HomeStandard StyleDealing with pesticides in tomato production

Dealing with pesticides in tomato production

My background as a nurse introduced me to human medicines that after being ordered by the doctor, I administered orally, intravenously, rectally, topically, etc.

gardening with Doreen Badze

Basically, treating a wide range of symptoms presented by many diseases. My profession required me to know what medication I was administering to a patient and their side effects. However, like many nurses, I handled numerous pharmaceutical drugs that left me with no desire to swallow any pills, risking noncompliance at times. Three years ago, I retired and thought I was done with medicines (mishonga). Little did I know I was walking right into a more serious environment of agricultural chemicals (crop medicines) that I am now learning about. I ventured into greenhouse tomato production and I had the opportunity of hiring an agronomist who assisted me in growing tomatoes. I was excited, but I was left in shock with the amount of chemical spraying involved in tomato production.

However, the use of pesticides has been recognised and accepted as an essential element in the present agricultural practices for the control of pests which damage crops, resulting in severe loss in food production. In this article, I will focus on some of the chemicals that can be used to control Tuta Absoluta, the pest that is threatening tomato production in Zimbabwe. In my weekly updates, I have been throwing information as it comes.

Agronomists continue to research and information is coming. Like I mentioned in the beginning, no one was equipped for Tuta Absoluta, there is now reaction after it had already struck. I have the priviledge of working with some leading agronomists in the country that are willing to weigh in through ongoing research on how best to tackle the invasion.

I had an opportunity to meet a crop protection manager of Intaba Trading, representatives of Syngenta Chemical Products who is also an agronomist who specialises in farming pesticides. There is still confusion among farmers as to what chemicals to use. There is need for a follow up with chemical stores or somebody, in my opinion, to educate farmers on the proper use of pesticides, especially tomatoes that can also be eaten raw. Tuta Absoluta has brought a sudden surge of overuse of tomato pesticides.

Syngenta insecticides for controlling Tuta Absoluta

Syngenta is a multinational company that has dealt with Tuta Absoluta in other countries before it arrived in Zimbabwe. Their representative enlightened me to some of their products that are also assisting in the control of Tuta Absoluta. These are Ampligo 150 ZC and Trigard 75 WPF. I asked him to explain the difference between Trigard and Cyramazine. He said the brand Trigard is original and not generic and Cyramazine is one of the ingredient in Trigard. There is a huge difference in prices between Cyramazine and Trigard. I bought Cyramazine for about $4 and Trigard cost $34.50 per 200g. I needed to understand, so I could share information with tomato growers. Trigard targets leaf minors, including Tuta Absoluta; it is systemic and needs to be sprayed from bottom going upwards at first sign of infestation — 12g per knapsack or 150g per hectare in 180 to 200l of water. It is good for vegetables, potatoes and ornamentals. Furthermore, other than vegetables, Ampligo is also sprayed on tobacco at first sign of infestation. For vegetables, including tomatoes, application rate is 30ml per knapsack or 400ml per hectare in 180 to 200l of water. Cost is $37,50 per 250ml. Both chemicals Ampligo and Trigard have three days withholding period, meaning if you spray today you can harvest three days later.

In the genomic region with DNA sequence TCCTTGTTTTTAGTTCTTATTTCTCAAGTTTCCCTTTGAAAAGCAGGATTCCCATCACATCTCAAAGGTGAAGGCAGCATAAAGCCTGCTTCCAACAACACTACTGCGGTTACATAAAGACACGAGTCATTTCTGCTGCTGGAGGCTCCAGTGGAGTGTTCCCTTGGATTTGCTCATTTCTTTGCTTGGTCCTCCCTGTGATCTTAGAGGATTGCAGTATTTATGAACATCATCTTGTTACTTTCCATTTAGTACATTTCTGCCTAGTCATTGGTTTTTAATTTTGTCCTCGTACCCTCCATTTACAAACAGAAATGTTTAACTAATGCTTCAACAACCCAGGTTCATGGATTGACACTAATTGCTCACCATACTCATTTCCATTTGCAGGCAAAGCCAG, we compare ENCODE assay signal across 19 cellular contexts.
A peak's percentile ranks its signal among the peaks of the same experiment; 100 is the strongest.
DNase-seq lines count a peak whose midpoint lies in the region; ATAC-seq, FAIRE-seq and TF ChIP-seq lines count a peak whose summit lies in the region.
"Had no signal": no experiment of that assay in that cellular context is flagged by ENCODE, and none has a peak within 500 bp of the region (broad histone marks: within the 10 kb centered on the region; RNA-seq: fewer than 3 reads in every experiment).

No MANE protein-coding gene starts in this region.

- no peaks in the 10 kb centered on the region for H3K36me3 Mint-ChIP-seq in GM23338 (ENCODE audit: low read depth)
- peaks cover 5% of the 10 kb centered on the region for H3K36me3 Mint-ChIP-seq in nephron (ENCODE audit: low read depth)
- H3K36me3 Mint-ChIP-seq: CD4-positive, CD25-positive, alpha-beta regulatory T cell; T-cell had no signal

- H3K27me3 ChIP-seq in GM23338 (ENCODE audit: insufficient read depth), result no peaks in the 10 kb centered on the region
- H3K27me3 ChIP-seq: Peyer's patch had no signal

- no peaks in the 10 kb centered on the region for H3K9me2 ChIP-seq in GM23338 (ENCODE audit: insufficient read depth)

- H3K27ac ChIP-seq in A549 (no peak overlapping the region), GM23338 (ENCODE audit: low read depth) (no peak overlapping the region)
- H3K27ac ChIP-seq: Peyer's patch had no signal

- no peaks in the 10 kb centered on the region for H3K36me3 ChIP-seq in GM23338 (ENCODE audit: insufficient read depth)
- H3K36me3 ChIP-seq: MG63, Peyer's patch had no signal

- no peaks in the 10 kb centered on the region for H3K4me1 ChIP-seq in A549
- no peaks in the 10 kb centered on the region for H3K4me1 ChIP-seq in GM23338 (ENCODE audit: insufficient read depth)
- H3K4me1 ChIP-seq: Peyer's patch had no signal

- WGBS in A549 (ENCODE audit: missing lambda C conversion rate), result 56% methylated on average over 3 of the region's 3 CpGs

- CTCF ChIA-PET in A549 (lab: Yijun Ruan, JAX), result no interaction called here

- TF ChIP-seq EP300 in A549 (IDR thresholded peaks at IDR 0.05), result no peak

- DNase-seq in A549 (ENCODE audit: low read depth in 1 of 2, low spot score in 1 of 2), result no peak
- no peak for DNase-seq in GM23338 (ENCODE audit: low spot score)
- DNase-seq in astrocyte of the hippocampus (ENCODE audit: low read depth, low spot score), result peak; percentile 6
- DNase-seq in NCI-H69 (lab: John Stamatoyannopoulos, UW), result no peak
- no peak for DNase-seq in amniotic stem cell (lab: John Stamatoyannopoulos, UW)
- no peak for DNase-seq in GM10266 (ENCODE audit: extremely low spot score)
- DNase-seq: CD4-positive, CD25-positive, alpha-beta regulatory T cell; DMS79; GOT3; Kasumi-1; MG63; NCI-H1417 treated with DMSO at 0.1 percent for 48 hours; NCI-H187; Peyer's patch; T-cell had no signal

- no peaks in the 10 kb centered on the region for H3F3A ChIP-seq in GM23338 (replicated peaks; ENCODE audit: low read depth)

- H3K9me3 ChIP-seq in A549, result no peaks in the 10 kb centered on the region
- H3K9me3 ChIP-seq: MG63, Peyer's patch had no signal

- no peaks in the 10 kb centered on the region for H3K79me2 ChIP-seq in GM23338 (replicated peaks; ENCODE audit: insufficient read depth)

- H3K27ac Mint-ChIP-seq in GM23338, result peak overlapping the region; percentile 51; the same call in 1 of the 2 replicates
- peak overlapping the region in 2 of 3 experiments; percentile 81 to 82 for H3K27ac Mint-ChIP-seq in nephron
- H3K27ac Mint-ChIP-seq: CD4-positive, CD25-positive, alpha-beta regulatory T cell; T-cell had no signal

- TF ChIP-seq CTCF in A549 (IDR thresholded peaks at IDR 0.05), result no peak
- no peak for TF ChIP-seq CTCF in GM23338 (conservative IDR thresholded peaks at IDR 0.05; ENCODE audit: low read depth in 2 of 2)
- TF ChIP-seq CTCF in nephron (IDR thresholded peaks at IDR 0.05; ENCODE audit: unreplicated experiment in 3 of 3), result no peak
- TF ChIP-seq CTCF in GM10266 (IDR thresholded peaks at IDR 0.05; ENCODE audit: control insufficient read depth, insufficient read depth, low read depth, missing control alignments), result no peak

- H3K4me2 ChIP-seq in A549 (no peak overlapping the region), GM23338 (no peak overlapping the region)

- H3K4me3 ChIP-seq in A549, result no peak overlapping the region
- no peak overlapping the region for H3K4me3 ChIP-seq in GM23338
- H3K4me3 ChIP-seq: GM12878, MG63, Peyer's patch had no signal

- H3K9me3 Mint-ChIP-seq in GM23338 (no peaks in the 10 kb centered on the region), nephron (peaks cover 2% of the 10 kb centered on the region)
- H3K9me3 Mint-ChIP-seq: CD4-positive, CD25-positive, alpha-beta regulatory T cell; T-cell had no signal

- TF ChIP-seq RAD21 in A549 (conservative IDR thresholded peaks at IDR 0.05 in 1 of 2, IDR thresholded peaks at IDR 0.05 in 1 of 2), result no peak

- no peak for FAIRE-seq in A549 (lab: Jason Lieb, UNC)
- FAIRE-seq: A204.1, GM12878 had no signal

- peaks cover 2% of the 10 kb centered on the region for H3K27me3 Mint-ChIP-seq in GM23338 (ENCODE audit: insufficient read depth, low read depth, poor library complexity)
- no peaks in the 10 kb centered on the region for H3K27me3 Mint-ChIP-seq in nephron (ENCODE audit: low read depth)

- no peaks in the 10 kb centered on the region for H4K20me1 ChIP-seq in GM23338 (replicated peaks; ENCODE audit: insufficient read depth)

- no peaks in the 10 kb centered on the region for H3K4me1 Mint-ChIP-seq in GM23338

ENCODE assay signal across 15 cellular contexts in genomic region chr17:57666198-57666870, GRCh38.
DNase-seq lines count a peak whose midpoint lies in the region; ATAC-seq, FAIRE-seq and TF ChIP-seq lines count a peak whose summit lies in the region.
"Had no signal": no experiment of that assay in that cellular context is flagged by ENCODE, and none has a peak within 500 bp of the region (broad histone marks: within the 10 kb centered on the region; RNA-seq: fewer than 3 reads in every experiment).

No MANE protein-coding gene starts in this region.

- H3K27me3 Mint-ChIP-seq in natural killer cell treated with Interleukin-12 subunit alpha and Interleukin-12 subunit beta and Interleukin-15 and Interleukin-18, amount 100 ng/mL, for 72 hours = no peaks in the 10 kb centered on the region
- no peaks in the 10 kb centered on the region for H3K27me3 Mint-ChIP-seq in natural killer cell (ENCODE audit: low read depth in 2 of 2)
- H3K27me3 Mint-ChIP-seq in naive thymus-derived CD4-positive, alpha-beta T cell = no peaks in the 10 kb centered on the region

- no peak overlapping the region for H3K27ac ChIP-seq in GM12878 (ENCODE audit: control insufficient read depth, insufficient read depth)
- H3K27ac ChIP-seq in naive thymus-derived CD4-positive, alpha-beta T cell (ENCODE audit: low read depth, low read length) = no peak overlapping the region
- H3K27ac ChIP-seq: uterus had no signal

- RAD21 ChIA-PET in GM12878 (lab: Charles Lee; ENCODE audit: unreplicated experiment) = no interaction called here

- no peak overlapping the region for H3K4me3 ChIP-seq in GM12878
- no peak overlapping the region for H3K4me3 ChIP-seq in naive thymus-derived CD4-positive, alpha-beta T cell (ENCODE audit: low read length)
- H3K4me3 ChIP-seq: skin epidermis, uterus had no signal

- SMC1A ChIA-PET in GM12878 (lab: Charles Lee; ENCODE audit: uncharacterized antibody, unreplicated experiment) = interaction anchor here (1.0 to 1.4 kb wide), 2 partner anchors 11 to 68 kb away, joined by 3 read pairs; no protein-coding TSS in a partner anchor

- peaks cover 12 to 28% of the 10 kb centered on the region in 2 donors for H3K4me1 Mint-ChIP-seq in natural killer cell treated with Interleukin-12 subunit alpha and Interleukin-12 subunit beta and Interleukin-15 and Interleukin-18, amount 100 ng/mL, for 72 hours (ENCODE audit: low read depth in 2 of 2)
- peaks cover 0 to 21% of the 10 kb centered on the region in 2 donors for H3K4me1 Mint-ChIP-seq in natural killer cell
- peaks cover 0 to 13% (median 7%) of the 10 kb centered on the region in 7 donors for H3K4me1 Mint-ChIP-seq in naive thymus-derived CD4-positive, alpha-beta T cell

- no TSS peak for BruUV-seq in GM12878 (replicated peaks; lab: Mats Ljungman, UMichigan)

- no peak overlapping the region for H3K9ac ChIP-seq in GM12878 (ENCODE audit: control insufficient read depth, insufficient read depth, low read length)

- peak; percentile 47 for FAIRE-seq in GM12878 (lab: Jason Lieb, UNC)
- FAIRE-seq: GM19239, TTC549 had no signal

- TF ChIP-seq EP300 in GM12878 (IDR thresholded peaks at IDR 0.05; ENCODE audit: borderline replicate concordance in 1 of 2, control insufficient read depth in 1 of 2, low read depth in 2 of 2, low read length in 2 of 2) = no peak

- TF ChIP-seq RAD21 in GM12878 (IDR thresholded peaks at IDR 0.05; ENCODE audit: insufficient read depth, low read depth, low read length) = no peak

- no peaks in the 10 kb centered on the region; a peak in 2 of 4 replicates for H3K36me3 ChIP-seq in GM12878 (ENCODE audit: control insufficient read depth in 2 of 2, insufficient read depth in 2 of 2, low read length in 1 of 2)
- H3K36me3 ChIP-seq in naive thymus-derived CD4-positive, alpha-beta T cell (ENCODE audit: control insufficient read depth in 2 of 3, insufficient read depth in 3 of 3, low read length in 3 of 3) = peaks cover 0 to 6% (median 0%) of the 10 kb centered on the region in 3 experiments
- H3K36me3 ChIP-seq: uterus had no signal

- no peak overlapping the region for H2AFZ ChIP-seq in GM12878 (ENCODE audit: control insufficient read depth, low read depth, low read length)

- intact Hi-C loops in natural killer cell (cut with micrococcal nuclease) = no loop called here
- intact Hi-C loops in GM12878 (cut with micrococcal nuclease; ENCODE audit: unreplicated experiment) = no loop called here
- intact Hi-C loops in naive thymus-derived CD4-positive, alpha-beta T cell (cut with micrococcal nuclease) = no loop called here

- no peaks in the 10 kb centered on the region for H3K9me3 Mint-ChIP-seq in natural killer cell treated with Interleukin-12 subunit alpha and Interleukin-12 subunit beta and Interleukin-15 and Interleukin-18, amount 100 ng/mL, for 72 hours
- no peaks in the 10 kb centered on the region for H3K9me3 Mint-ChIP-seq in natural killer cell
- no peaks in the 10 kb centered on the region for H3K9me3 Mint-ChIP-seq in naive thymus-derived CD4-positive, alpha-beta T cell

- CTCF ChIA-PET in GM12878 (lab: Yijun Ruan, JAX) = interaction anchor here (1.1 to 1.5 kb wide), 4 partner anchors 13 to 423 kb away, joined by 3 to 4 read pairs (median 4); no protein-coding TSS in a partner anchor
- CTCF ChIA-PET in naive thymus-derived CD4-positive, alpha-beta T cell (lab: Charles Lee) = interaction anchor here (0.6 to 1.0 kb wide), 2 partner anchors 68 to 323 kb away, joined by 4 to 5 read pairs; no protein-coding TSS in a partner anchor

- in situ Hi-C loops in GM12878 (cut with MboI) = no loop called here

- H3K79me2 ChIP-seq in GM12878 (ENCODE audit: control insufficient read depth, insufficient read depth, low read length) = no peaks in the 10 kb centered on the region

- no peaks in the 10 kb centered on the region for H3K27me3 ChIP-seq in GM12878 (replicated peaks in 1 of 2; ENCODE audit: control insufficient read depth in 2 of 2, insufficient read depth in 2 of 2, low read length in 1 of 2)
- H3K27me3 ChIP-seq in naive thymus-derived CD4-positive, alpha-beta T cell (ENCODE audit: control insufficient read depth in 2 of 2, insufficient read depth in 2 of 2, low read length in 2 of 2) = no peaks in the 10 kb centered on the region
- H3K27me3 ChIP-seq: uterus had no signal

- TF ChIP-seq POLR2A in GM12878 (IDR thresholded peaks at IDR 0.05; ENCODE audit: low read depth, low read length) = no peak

Intaba Trading can be reached at their offices at No. 30 Sandringham Drive, Alexandra Park, Harare.

Other chemical companies dealing in pesticides can also reach me, so that we educate farmers on the use of your products as well.

Last season, tomatoes flooded the market. But the arrival of Tuta Absoluta was a game changer and prices have gone up. I went to Mbare as I was buying wire for trellising my tomatoes and suddenly I was surrounded by vendors who wanted to know where my tomato field was, as well as when I was harvesting.

I created a tomato WhatsApp group; those interested can request to join on the number shown below.

This week in our nursery, we have the following seedlings; cabbage star 3316, beetroot, green pepper eggplant and gooseberry.

Happy gardening week! Let’s pray for the rains as we are eagerly waiting.

Doreen Mutobaya Badze is a retired nurse and passion-driven gardener. She can be reached on Cell: 0779 730 880 or 16 Metcalf Road, Greendale, Harare. Email: dbadze4@gmail.com

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